Growing up at the shop: A tribute to dad June 30 2015
When I tell people that my dad owns a jewelry manufacturing business, I usually get one of two reactions: “That’s really cool!” or “He makes a living doing that? Like he does it full time?” Growing up working in a family-owned business was a unique opportunity. It allowed me and my siblings to learn value work and business skills that have greatly benefitted all of us. But more importantly, it let us learn and grow from our boss, who also happened to be our dad.
From a young age, we were all recruited to work in our dad’s business that we affectionately refer to as “The Shop.” My siblings and I would put the earrings on cards, take rings and earrings through the production process (cutting, bending the wire, soldering, pounding, and shining the jewelry), and do a myriad of other things to contribute to the creation and distribution of jewelry throughout the United States. Now that we are all adults trying to make it in “the real world” (whatever that means), we all affirm that we are so grateful for this opportunity. In the moment it was a different story. We were not nearly so enthusiastic.
Having your dad as your boss can create an interesting dynamic, especially if you know my dad. He had several employees that were not related to him and of normal working age (i.e. not an 8 year old boy or girl), but that didn’t mean he expected less of us. Quite the opposite: he expected more. We all like to recount times when we “got in trouble” for doing a poor job, not being to work on time, or not doing what was asked of us. What we didn’t realize, is that we were learning lessons and forming habits the majority of corporate America struggles with. As we learned, we were praised for our successes, and recognized the importance of doing something right, and doing it right the first time (one of my dad’s famous one liners).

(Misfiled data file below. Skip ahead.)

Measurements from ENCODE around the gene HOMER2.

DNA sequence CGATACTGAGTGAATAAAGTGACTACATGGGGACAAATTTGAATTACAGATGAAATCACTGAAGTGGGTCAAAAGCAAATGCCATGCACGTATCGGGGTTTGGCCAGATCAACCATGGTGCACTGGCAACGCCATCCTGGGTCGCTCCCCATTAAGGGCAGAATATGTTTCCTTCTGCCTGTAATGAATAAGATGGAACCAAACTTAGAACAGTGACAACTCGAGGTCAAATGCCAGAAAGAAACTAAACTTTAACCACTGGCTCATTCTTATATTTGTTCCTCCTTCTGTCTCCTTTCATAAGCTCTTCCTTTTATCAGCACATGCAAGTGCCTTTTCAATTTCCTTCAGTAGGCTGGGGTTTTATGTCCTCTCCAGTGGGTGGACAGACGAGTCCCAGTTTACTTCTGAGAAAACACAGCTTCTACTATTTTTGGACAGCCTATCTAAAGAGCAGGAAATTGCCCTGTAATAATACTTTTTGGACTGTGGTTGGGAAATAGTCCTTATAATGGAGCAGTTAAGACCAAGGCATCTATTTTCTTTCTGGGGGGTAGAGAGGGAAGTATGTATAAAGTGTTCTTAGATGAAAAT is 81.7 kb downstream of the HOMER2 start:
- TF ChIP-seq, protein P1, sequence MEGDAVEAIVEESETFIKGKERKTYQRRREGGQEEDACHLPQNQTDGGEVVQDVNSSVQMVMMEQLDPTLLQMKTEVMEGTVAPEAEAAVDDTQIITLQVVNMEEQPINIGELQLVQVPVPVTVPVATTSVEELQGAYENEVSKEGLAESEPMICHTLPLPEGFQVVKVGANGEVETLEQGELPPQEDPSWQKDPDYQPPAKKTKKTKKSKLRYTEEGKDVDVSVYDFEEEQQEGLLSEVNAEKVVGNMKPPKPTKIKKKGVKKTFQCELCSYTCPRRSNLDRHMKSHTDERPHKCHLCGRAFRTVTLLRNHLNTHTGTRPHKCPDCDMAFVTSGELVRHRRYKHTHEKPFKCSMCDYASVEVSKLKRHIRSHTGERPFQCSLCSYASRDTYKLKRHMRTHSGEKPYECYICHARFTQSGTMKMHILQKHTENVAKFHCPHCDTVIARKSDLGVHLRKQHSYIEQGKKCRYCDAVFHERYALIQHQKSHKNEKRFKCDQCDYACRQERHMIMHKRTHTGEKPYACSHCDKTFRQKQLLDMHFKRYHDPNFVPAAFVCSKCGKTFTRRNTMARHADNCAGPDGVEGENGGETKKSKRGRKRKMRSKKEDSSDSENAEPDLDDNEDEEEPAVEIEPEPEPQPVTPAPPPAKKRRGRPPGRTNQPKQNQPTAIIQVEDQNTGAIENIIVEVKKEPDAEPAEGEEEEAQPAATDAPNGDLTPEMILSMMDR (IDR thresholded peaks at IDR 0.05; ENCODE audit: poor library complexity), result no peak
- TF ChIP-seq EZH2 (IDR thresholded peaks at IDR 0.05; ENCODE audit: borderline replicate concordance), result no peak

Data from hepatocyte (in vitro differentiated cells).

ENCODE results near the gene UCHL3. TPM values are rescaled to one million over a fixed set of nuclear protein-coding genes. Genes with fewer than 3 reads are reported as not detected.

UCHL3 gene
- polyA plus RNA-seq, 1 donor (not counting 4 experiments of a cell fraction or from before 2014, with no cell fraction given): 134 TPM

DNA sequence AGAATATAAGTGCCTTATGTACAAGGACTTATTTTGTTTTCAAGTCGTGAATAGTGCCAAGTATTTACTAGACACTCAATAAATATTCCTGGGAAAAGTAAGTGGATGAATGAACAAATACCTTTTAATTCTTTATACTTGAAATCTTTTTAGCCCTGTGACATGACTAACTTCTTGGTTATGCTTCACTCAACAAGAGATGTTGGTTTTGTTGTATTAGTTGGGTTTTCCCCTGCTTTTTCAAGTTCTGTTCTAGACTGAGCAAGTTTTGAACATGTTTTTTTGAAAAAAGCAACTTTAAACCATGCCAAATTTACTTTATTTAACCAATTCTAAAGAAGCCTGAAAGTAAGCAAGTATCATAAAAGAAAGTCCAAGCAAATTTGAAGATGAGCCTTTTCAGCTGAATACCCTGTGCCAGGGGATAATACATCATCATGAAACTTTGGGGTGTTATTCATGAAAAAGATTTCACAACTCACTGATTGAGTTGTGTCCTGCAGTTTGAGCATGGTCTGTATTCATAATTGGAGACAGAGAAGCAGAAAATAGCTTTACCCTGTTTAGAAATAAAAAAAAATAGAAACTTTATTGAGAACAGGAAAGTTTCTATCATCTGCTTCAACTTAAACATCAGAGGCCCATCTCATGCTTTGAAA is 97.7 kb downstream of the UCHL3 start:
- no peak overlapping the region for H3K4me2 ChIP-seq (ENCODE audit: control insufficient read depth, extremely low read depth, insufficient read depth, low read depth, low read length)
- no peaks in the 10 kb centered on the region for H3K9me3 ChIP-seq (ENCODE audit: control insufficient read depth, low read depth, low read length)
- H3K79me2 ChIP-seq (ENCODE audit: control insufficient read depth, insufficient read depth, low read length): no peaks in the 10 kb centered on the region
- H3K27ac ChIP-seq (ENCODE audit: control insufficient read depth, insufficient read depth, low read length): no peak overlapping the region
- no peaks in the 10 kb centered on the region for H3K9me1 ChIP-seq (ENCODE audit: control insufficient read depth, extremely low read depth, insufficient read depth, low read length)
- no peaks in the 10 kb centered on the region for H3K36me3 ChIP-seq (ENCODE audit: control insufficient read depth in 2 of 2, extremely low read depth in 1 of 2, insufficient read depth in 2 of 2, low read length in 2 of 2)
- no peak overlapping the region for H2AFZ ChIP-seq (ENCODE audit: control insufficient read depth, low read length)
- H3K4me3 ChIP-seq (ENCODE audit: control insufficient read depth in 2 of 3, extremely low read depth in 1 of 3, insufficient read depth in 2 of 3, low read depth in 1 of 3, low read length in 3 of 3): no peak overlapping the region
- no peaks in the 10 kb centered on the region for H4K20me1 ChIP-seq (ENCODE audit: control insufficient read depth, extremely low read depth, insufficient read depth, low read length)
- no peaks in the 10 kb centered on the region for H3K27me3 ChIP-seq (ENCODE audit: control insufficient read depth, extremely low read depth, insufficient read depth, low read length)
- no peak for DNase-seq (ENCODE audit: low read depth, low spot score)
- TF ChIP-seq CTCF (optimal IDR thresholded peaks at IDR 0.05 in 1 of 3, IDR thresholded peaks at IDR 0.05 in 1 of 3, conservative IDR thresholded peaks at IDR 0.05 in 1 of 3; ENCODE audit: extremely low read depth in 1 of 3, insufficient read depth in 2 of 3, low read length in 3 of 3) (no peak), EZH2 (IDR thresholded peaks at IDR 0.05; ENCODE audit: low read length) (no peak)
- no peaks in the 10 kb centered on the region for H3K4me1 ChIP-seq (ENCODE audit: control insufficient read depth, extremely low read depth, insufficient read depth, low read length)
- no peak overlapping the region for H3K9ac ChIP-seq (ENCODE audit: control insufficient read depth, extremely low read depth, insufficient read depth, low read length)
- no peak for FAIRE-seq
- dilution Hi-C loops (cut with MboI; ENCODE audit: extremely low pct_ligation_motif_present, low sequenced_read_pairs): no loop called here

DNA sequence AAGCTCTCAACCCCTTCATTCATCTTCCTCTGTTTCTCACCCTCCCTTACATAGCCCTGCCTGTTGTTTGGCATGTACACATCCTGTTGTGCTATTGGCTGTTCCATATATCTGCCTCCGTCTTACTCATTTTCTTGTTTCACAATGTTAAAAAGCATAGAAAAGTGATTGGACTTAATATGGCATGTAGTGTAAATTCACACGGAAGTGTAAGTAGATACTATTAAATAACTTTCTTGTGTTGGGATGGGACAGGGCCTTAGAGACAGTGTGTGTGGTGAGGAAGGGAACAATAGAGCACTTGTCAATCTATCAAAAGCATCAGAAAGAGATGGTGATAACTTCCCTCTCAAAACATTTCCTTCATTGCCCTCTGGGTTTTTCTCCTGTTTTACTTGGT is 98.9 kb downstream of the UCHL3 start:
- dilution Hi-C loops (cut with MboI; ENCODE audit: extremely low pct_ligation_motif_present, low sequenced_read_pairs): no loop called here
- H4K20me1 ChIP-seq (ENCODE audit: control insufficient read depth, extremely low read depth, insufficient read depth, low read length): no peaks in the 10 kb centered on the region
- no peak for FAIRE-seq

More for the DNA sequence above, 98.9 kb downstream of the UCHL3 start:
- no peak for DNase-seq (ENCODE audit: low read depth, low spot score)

We would complain that none of our friends had to work in the summer, wish that we could be somewhere else, but some of my best childhood memories are working with dad and siblings. The work ethic I gained, the self-confidence it gave me, and most importantly the relationships I formed with my siblings and my parents are invaluable to me. Working consistently at a young age shaped my life in so many positive ways, I can’t begin to list them all.
There’s a famous quote that goes something to the effect of, “My father didn’t tell me how to live; he live, and let me watch him do it.” I could not think of a better way to describe my dad; living a good life and setting the example of what it means to be hard working and dedicated. I love you dad! Happy Father’s Day!